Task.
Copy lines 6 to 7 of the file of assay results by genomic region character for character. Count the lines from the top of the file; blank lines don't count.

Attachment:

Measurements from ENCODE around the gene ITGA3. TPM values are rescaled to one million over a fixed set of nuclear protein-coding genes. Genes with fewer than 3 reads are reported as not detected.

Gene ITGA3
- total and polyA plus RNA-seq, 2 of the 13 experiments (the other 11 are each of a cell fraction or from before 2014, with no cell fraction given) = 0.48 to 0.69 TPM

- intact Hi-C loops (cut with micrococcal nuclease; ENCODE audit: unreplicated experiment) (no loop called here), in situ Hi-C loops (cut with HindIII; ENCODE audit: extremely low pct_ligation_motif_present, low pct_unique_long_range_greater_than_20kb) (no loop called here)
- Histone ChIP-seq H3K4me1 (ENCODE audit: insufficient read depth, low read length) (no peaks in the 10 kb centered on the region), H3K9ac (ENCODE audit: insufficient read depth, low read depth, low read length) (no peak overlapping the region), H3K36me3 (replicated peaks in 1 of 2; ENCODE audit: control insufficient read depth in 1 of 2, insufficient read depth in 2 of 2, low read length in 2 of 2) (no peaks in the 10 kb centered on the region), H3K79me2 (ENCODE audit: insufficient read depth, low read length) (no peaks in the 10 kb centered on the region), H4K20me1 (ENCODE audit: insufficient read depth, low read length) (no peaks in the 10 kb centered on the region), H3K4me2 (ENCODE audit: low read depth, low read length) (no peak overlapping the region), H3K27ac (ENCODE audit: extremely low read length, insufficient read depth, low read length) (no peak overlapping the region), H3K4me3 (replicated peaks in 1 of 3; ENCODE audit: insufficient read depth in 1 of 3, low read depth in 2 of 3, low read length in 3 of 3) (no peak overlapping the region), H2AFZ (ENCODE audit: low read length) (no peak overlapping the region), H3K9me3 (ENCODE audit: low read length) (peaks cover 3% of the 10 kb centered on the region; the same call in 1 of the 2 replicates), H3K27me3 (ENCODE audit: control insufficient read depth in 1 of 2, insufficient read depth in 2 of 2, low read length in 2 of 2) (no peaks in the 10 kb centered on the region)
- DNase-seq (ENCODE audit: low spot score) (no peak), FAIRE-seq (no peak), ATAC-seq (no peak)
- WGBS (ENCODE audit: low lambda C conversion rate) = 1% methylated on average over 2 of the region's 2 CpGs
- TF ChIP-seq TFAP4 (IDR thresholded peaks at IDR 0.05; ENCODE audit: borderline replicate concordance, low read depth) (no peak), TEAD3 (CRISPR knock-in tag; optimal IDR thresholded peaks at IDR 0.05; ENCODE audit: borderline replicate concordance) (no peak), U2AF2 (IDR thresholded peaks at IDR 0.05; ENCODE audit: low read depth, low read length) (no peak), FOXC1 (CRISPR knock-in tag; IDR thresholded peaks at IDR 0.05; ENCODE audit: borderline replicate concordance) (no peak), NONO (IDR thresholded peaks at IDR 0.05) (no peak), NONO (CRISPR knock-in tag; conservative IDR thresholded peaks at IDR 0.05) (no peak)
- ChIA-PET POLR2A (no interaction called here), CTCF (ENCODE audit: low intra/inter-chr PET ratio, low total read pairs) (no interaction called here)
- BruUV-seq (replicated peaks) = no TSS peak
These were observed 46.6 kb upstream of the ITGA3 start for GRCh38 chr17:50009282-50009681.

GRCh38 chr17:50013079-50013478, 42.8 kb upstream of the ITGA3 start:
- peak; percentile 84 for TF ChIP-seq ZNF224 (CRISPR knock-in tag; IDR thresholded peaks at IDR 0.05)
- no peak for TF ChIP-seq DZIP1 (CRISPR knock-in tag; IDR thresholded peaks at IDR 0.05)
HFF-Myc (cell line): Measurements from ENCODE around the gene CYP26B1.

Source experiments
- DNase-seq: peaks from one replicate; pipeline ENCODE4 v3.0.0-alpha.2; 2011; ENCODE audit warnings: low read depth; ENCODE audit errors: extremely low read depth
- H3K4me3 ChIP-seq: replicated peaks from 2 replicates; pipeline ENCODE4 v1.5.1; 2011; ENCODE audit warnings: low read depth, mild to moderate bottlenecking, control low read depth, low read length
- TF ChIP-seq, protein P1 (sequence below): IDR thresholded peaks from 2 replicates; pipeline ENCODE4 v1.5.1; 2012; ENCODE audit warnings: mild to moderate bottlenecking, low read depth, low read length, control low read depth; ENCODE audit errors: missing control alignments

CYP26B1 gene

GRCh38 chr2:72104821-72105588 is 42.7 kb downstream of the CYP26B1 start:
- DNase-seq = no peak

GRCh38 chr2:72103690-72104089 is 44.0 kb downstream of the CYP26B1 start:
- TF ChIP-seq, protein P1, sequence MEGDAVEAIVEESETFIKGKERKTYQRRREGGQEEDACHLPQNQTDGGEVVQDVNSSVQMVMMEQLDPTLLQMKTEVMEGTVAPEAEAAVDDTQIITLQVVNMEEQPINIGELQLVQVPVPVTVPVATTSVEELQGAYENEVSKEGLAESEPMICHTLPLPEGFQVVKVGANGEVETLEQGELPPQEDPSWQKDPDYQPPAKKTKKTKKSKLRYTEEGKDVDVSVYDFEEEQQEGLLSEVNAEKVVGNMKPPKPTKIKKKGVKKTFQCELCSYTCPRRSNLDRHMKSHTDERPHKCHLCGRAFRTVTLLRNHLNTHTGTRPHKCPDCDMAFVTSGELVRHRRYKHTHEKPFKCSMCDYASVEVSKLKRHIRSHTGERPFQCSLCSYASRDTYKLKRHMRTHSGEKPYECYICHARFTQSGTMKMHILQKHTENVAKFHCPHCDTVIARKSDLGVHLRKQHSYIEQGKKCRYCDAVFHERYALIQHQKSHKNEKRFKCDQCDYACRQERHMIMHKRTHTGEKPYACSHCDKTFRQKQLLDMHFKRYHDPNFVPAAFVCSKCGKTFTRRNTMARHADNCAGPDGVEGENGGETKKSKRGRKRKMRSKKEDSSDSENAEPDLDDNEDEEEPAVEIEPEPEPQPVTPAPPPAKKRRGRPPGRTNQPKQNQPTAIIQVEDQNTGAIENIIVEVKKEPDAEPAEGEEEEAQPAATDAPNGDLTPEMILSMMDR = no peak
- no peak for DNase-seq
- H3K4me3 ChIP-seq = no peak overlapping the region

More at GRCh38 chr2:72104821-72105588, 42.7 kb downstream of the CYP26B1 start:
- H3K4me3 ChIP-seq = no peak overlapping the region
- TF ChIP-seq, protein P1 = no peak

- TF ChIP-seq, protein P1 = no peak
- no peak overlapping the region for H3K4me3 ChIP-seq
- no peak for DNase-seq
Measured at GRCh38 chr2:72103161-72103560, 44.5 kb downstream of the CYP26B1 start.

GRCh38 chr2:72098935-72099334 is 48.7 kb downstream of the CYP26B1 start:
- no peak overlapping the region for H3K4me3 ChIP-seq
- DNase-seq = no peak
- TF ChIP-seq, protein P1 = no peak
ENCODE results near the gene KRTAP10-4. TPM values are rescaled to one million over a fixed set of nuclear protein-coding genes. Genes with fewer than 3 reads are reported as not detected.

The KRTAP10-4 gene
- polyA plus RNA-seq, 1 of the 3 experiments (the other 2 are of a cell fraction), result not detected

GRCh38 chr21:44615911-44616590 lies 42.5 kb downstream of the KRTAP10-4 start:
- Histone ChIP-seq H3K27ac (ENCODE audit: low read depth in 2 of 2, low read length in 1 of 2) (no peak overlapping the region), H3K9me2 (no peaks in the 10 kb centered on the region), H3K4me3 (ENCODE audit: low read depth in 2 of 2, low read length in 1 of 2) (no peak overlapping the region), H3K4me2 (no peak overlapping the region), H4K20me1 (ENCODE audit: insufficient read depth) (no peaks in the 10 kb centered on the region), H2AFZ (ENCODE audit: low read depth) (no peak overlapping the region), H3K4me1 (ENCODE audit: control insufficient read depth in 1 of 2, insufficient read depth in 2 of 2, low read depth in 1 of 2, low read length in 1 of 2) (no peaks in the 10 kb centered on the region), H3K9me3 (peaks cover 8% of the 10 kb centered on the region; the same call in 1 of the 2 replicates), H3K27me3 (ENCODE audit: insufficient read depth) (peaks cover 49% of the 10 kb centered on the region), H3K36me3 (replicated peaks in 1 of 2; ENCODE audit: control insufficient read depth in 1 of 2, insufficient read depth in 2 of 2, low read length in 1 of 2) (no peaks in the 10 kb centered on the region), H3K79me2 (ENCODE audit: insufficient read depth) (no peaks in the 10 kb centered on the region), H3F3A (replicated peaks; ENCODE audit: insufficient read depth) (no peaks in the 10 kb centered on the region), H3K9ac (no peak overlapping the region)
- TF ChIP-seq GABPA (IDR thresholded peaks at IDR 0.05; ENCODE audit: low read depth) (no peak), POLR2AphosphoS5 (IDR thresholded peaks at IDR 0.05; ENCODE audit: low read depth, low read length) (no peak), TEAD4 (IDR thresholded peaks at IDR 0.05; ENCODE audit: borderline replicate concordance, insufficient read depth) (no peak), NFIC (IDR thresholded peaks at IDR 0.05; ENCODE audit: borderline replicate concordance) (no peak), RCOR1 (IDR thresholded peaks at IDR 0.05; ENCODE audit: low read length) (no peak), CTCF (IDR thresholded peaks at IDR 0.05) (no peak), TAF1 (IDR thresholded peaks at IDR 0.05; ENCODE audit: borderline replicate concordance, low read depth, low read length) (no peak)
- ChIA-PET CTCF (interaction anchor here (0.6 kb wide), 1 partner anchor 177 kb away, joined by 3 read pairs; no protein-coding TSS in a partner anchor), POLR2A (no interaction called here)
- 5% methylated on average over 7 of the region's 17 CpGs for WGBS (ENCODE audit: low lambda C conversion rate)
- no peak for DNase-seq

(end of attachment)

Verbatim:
- DNase-seq (ENCODE audit: low spot score) (no peak), FAIRE-seq (no peak), ATAC-seq (no peak)
- WGBS (ENCODE audit: low lambda C conversion rate) = 1% methylated on average over 2 of the region's 2 CpGs